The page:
Project

Sognefjord Buoyancy Bridge, Norway

Architectural studio ZJA, in collaboration with Iv-Consult and the Technical University Delft developed a design for a spectacular floating bridge, that merges with the extreme landscape and in a safe and elegant way adds an important infrastructural function.

A bridge in an extreme landscape

The E39 highway connects towns along the rugged Norwegian coastline. The wide and deep fjords force motorists on this 1100 kilometres long road to board a ferry eight times to get across, which makes for long travel times. One of the widest and deepest fjords is the Sognefjord, with banks four kilometres apart and a depth of a formidable 1300 meters.

 

The long and flowing lines of the mountains surrounding the fjord can be traced back in the bridge’s design, in vertical as well as in a horizontal direction. Along the four kilometres of its span the bridge reaches an elevation ranging from 20 to 80 meters above the water surface, in order to allow the largest cruise vessels to pass. 

There is a horizontal curvature as well, with its S-shape absorbing the forces that impact the floating bridge, much like a spine in a body does.

A unique structure

As anyone can imagine a floating bridge with spans from 200 to 465 meters is exposed to huge forces. Currents, wind, fluctuations in temperature, they all exert large forces onto the structure in various directions. The concept behind the design therefor aims for slenderness and controlled flexibility. 

Immense floating bridge

The pontoons and columns that support the bridge’s deck are designed as an integrated system, in which all elements work together. In its look the design goes for ultimate openness and minimal use of material, to give the bridge an appearance as light as possible. In order to secure the bridge and the columns that are afloat, an underwater network of steel cables is anchored to pontoons and to the banks of the fjord. Within the margins for structural safety the bridge is able to elegantly give way to and resist the forces of water and wind.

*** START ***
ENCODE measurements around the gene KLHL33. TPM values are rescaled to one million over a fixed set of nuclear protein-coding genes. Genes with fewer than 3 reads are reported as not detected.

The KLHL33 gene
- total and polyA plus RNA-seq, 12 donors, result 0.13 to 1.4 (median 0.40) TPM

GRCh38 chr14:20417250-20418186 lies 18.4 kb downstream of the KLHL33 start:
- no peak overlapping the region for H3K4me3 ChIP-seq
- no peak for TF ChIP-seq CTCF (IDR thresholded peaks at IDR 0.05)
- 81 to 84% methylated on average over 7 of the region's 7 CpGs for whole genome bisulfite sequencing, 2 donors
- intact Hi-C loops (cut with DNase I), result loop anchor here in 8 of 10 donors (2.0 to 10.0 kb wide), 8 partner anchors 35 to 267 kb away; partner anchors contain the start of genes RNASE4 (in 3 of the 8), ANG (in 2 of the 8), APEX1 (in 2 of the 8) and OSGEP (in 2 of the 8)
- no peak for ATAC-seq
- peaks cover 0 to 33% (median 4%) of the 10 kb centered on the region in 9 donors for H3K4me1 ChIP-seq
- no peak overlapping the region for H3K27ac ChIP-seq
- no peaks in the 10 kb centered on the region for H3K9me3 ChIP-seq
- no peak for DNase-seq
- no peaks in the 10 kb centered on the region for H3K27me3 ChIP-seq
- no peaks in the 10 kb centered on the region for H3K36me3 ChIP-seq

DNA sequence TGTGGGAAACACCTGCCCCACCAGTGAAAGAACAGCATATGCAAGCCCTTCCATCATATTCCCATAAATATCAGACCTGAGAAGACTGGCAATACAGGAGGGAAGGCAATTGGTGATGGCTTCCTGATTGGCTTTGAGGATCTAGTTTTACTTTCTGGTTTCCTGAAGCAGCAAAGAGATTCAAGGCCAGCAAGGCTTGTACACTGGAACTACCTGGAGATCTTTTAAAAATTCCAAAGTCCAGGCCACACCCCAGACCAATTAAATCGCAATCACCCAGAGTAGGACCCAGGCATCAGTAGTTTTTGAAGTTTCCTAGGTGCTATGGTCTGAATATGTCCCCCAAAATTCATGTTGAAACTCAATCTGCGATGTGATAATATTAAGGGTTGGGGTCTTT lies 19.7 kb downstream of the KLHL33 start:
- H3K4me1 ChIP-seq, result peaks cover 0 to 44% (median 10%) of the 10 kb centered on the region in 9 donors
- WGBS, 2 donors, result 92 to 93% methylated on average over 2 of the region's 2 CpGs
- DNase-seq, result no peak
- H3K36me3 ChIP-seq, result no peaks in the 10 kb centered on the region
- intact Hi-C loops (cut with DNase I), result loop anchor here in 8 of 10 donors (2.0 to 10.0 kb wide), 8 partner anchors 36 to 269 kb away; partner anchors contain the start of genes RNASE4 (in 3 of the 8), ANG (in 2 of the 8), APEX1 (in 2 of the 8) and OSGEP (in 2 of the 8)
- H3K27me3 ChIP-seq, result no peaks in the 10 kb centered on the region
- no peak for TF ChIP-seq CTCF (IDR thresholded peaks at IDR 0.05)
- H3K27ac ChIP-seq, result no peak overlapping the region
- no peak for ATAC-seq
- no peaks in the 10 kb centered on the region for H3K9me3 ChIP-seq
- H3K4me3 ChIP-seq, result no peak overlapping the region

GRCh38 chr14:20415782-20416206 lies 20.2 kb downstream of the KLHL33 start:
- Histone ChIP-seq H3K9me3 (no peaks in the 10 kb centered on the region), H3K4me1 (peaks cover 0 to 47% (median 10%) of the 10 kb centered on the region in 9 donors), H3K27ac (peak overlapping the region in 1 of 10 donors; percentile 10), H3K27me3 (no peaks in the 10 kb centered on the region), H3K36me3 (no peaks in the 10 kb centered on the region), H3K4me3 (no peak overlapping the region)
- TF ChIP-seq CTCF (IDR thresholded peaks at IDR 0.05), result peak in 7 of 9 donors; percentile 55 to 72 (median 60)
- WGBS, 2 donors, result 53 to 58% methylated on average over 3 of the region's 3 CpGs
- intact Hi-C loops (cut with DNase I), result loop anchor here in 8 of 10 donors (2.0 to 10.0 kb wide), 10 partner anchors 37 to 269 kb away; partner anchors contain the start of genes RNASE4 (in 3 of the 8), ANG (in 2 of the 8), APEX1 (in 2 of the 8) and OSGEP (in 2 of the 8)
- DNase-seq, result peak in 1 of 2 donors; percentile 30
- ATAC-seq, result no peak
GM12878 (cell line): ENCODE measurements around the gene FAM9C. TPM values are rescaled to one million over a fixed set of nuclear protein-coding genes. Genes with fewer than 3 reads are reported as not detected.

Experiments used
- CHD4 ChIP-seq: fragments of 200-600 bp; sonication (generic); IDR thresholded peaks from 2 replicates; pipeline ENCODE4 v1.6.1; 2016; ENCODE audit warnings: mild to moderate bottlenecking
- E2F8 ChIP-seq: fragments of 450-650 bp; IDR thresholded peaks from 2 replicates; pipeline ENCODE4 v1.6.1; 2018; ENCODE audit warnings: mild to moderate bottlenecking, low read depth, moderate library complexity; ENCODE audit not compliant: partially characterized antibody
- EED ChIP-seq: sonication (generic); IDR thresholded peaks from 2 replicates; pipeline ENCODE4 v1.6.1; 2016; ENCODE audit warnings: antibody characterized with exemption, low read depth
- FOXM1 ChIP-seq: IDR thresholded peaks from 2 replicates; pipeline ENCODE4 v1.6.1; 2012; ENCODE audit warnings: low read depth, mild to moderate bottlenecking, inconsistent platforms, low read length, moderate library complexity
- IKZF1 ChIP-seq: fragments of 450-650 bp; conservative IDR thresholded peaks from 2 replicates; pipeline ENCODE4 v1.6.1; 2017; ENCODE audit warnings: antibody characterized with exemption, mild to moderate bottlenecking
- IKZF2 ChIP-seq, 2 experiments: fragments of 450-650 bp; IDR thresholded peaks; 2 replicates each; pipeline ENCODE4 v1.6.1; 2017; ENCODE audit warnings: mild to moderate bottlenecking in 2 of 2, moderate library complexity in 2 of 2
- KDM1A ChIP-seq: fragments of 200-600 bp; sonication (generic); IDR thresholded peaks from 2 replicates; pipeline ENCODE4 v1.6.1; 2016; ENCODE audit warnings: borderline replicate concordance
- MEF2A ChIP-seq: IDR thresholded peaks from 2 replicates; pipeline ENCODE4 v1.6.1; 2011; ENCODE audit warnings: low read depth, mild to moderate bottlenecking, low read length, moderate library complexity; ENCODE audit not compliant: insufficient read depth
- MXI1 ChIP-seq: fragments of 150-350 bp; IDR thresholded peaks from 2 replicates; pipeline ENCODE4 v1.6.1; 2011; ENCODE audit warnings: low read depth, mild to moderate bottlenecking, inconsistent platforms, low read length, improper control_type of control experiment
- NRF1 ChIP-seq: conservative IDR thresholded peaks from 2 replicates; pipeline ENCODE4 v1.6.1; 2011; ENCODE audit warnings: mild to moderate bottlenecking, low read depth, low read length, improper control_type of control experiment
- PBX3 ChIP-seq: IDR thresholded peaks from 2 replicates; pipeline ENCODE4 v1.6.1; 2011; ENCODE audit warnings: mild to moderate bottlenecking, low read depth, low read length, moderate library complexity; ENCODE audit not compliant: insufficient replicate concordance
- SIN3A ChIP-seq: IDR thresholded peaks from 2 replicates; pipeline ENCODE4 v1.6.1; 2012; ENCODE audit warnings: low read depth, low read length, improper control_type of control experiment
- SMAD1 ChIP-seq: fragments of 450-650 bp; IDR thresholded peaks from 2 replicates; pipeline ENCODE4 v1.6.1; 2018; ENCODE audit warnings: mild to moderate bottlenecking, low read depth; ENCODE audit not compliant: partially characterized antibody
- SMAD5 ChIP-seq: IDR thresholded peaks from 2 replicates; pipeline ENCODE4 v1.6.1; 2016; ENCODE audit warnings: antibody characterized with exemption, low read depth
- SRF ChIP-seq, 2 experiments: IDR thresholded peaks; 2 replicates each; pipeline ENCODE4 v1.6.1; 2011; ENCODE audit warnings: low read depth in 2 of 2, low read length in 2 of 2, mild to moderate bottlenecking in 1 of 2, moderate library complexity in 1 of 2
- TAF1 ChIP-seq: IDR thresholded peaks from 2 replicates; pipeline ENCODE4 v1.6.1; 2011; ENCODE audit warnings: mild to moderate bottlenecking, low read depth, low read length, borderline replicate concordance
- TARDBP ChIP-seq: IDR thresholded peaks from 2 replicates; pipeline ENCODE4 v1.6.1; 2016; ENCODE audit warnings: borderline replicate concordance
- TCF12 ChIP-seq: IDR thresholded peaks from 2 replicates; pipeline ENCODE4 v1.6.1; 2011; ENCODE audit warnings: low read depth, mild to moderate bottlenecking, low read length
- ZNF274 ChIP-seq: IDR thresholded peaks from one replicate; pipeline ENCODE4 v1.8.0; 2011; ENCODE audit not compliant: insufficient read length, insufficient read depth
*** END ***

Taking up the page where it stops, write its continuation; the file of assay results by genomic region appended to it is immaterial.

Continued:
The S-shape of the deck, the placement of the pontoons and column, and the cable anchoring working together ensure an optimal distribution of all the forces. The rods in the deck are designed and placed to allow for movement. This way the immense floating bridge over the Sognefjord succeeds in presenting a flowing and clear gesture, equally astonishing as it appears logical and effortless.  From afar the bridge does not stand out as a dissonant, but more like a fitting, man-made part of the impressive landscape.

Convincing and promising concept

The basic principle of this design is the concept to not resist the large forces that are in play here, but rather to absorb the forces in doses with a structure that moves along in a controlled fashion. Not the display of robustness and power, but lightness and smart design of partly hidden interventions and additions achieve the best match between landscape and infrastructure.

This method of using a floating structure, based on the interaction of landscape and structure has been developed on this scale only up until a conceptual phase. But it is a convincing and promising concept, as it also simplifies the complex construction of such enormous structures.

Paper: The Buoyancy Bridge

Architect: ZJA
In collaboration with: Iv-Consult en de TU Delft
Year concept design: 2014

Project: #781

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